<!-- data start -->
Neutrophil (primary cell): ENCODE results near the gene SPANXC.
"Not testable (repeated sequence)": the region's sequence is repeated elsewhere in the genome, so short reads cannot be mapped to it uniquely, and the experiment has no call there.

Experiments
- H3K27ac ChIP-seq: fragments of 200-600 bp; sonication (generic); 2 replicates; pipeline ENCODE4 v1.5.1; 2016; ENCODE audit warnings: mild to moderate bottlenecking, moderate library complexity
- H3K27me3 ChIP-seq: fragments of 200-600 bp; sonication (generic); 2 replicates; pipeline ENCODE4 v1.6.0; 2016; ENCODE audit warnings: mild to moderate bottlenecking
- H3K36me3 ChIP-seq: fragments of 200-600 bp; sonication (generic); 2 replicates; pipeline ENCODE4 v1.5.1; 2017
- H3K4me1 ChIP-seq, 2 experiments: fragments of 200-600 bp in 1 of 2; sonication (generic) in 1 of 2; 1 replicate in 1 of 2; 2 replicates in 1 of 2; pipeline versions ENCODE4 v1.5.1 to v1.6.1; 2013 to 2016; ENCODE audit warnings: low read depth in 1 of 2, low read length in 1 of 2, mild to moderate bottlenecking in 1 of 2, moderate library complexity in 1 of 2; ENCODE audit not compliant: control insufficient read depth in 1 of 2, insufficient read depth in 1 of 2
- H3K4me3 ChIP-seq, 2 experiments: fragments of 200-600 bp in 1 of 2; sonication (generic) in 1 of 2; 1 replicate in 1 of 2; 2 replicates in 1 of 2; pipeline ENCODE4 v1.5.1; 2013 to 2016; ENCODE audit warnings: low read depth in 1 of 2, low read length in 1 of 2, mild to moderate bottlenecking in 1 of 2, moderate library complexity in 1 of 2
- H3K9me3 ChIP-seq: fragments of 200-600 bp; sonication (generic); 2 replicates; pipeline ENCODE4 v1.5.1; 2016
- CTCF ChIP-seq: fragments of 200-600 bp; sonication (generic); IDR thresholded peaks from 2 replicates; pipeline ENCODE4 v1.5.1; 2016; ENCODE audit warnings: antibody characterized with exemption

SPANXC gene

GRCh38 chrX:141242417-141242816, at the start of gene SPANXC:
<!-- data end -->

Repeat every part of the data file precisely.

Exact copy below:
Neutrophil (primary cell): ENCODE results near the gene SPANXC.
"Not testable (repeated sequence)": the region's sequence is repeated elsewhere in the genome, so short reads cannot be mapped to it uniquely, and the experiment has no call there.

Experiments
- H3K27ac ChIP-seq: fragments of 200-600 bp; sonication (generic); 2 replicates; pipeline ENCODE4 v1.5.1; 2016; ENCODE audit warnings: mild to moderate bottlenecking, moderate library complexity
- H3K27me3 ChIP-seq: fragments of 200-600 bp; sonication (generic); 2 replicates; pipeline ENCODE4 v1.6.0; 2016; ENCODE audit warnings: mild to moderate bottlenecking
- H3K36me3 ChIP-seq: fragments of 200-600 bp; sonication (generic); 2 replicates; pipeline ENCODE4 v1.5.1; 2017
- H3K4me1 ChIP-seq, 2 experiments: fragments of 200-600 bp in 1 of 2; sonication (generic) in 1 of 2; 1 replicate in 1 of 2; 2 replicates in 1 of 2; pipeline versions ENCODE4 v1.5.1 to v1.6.1; 2013 to 2016; ENCODE audit warnings: low read depth in 1 of 2, low read length in 1 of 2, mild to moderate bottlenecking in 1 of 2, moderate library complexity in 1 of 2; ENCODE audit not compliant: control insufficient read depth in 1 of 2, insufficient read depth in 1 of 2
- H3K4me3 ChIP-seq, 2 experiments: fragments of 200-600 bp in 1 of 2; sonication (generic) in 1 of 2; 1 replicate in 1 of 2; 2 replicates in 1 of 2; pipeline ENCODE4 v1.5.1; 2013 to 2016; ENCODE audit warnings: low read depth in 1 of 2, low read length in 1 of 2, mild to moderate bottlenecking in 1 of 2, moderate library complexity in 1 of 2
- H3K9me3 ChIP-seq: fragments of 200-600 bp; sonication (generic); 2 replicates; pipeline ENCODE4 v1.5.1; 2016
- CTCF ChIP-seq: fragments of 200-600 bp; sonication (generic); IDR thresholded peaks from 2 replicates; pipeline ENCODE4 v1.5.1; 2016; ENCODE audit warnings: antibody characterized with exemption

SPANXC gene

GRCh38 chrX:141242417-141242816, at the start of gene SPANXC: